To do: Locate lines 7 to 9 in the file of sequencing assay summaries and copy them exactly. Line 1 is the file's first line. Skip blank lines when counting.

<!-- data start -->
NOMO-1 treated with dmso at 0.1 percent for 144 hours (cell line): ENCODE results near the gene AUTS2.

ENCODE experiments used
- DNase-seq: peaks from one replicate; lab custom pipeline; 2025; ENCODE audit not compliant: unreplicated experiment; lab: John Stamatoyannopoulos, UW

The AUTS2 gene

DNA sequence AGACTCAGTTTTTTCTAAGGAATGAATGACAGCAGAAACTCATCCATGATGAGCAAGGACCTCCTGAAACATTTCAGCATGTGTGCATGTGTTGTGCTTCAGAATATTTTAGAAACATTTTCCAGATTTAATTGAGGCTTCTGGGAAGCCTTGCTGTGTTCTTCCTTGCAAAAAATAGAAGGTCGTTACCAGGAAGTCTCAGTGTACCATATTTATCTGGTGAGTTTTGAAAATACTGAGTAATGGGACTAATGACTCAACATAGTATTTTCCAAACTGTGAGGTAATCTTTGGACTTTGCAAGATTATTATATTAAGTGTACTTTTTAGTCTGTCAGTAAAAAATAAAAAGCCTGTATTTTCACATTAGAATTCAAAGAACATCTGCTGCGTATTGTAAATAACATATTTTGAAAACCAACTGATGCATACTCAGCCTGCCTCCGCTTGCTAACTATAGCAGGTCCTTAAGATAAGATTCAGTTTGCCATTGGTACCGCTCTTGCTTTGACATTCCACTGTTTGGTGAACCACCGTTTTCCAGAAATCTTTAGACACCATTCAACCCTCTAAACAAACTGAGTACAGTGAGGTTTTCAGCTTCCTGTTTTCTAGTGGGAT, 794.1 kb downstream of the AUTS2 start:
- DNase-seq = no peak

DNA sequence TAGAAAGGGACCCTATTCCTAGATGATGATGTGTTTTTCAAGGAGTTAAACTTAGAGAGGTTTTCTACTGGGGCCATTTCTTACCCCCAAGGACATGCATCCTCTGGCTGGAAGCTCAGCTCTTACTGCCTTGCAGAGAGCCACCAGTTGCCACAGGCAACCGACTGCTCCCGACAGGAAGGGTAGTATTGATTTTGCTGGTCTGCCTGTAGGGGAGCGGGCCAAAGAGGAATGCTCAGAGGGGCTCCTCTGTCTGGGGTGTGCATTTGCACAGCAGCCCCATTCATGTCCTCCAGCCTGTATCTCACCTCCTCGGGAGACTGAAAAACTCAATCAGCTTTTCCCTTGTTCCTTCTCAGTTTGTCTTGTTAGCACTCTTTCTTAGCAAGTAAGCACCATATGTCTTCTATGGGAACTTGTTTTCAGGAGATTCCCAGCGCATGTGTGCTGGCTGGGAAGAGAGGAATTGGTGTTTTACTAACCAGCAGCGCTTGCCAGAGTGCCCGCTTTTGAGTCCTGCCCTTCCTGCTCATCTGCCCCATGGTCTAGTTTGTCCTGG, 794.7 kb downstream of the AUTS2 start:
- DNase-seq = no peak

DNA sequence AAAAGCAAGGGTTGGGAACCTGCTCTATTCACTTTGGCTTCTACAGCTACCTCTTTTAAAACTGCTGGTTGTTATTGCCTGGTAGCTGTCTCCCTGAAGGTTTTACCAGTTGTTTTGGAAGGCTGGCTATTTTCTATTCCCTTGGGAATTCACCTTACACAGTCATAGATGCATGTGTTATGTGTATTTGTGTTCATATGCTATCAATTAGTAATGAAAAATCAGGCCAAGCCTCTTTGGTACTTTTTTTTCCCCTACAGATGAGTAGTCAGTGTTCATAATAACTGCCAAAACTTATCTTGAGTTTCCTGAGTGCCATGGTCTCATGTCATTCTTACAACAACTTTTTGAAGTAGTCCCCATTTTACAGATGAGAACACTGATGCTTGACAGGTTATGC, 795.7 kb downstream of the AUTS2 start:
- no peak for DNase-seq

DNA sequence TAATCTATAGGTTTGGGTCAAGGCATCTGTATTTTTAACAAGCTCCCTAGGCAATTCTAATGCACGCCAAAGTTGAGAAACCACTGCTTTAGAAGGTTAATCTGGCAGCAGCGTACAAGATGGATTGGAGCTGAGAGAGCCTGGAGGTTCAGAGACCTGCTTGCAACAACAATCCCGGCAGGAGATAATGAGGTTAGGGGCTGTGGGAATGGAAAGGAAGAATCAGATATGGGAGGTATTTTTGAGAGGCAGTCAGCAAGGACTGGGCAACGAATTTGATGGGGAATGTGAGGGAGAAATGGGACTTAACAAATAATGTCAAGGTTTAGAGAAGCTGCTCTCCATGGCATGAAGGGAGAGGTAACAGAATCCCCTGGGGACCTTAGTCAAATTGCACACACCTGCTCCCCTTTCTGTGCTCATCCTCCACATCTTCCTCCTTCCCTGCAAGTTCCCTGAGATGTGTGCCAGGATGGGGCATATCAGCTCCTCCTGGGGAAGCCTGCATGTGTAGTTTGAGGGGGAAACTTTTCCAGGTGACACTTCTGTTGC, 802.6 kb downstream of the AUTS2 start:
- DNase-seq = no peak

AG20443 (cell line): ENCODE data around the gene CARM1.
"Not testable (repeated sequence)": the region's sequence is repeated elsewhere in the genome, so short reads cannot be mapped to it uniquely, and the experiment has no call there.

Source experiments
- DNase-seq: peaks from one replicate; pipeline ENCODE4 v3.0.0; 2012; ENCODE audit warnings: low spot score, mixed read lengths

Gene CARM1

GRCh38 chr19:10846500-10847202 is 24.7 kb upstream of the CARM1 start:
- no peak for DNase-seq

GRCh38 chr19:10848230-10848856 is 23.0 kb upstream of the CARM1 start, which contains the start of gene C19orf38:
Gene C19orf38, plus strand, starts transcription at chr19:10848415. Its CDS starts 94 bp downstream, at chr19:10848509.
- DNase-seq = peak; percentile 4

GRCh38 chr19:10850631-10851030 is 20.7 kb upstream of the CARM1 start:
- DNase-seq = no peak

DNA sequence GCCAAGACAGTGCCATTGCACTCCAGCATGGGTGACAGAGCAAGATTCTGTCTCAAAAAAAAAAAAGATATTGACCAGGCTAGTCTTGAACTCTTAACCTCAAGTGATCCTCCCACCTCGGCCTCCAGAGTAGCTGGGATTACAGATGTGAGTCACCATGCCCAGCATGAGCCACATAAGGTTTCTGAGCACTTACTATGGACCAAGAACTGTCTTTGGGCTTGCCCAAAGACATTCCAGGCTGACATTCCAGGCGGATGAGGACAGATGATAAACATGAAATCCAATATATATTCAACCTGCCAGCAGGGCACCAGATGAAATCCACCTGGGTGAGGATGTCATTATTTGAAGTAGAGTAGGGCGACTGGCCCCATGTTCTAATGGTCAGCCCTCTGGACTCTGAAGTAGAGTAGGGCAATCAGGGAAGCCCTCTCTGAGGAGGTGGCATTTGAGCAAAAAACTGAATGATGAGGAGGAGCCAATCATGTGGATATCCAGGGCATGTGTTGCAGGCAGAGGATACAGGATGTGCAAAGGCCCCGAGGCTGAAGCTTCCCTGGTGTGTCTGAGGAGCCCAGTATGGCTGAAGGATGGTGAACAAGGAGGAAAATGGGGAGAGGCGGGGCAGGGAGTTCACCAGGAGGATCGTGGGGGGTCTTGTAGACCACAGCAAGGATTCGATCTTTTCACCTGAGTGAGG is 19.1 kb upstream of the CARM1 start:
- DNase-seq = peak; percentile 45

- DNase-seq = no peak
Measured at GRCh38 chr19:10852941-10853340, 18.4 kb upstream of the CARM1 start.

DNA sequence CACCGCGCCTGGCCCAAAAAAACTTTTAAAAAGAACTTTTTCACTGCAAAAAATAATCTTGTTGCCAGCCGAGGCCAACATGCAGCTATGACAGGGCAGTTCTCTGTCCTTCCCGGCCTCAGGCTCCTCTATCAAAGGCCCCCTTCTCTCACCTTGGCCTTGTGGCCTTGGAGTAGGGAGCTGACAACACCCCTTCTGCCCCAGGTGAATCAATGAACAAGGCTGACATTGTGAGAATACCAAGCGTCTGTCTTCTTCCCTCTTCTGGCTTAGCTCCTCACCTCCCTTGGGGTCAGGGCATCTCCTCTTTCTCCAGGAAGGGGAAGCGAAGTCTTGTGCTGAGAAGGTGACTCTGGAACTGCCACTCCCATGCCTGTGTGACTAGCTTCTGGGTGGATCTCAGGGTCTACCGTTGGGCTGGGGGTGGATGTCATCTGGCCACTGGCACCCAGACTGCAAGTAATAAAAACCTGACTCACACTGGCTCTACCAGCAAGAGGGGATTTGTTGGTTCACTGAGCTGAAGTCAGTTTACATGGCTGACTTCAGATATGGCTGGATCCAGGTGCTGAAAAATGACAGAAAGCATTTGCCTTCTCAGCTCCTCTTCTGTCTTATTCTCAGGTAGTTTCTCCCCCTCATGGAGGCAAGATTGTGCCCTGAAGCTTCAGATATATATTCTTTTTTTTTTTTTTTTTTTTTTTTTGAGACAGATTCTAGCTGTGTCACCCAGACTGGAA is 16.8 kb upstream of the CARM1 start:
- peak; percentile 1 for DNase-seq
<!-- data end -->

DNA sequence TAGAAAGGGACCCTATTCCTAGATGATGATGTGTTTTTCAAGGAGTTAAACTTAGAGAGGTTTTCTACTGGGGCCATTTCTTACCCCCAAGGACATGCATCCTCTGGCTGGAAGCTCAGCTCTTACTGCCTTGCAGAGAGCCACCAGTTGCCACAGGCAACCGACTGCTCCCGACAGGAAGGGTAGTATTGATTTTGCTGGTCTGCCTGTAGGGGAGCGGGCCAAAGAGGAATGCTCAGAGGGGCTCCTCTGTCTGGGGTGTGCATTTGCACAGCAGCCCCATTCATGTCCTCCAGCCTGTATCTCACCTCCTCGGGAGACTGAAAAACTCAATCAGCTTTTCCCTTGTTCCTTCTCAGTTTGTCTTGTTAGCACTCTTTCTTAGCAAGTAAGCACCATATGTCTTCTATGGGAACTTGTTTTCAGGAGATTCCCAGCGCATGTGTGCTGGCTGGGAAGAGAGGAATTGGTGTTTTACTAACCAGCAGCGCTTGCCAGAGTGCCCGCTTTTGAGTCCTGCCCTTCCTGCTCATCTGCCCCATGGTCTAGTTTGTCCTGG, 794.7 kb downstream of the AUTS2 start:
- DNase-seq = no peak

DNA sequence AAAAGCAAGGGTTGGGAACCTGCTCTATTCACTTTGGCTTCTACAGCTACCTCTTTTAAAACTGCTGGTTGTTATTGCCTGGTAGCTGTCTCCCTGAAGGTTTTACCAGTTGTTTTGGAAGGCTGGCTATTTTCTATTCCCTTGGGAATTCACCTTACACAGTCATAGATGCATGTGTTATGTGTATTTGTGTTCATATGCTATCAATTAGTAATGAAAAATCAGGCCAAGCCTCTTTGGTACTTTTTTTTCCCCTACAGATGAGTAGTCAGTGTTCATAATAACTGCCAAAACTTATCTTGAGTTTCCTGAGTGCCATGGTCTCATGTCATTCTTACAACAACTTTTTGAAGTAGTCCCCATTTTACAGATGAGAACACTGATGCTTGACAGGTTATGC, 795.7 kb downstream of the AUTS2 start: